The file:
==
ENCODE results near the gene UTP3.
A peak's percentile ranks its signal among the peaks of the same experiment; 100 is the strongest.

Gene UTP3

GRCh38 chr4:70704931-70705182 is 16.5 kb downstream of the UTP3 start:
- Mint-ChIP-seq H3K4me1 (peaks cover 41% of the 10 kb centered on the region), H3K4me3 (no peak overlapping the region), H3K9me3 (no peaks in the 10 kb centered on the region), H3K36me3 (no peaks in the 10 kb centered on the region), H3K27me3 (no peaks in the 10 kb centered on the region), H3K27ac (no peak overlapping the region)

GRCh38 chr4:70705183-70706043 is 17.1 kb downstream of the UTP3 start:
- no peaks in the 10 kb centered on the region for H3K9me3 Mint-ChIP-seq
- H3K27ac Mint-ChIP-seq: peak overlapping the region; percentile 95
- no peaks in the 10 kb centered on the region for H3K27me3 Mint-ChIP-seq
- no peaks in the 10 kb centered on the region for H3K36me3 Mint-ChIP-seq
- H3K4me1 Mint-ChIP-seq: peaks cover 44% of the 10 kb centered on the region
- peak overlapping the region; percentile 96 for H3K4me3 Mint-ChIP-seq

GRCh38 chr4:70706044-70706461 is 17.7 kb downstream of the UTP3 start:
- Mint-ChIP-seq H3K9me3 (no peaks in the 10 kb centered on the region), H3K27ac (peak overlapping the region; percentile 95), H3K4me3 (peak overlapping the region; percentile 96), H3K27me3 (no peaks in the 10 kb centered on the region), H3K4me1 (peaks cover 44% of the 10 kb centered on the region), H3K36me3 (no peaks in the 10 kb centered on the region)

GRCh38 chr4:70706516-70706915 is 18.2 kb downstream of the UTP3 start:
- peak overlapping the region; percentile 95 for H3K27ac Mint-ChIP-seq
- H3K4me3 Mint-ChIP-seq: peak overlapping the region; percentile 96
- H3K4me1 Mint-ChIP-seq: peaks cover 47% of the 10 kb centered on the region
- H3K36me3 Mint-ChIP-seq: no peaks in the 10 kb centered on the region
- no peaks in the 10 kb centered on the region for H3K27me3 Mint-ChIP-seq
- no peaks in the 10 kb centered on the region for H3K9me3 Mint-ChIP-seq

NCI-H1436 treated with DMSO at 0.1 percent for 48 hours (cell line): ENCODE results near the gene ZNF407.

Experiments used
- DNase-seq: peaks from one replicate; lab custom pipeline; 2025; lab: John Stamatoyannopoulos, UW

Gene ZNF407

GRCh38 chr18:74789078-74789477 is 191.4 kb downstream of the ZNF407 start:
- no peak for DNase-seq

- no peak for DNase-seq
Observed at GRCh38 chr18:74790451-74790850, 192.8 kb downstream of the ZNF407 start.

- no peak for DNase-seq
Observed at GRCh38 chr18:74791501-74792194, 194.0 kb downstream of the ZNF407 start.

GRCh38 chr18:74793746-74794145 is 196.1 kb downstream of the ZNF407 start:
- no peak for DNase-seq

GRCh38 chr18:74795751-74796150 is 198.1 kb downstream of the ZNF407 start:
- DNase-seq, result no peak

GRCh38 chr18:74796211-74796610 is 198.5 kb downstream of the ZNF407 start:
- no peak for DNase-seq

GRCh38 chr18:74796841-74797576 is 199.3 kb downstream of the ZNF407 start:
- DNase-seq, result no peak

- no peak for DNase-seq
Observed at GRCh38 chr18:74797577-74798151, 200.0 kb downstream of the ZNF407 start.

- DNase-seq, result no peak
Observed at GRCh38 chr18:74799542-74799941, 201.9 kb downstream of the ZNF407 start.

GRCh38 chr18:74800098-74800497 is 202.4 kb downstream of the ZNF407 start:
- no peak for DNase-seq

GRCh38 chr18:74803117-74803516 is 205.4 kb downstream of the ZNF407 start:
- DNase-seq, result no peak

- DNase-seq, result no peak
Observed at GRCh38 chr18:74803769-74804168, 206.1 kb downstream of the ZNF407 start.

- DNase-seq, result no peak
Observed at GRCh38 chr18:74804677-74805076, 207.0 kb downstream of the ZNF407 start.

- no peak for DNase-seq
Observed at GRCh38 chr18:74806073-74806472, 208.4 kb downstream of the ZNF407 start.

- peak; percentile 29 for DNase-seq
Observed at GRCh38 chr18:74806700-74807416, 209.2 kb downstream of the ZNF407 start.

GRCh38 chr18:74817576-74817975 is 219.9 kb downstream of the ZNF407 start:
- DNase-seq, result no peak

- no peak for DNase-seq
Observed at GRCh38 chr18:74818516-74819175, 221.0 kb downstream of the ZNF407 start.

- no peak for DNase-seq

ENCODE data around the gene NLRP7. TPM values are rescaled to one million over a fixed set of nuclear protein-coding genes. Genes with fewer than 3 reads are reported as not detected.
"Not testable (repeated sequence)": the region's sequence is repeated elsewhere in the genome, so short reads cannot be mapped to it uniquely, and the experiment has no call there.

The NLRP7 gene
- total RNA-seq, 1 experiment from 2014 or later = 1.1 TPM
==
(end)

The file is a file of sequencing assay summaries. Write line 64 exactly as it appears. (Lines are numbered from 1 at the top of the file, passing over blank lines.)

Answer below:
- total RNA-seq, 1 experiment from 2014 or later = 1.1 TPM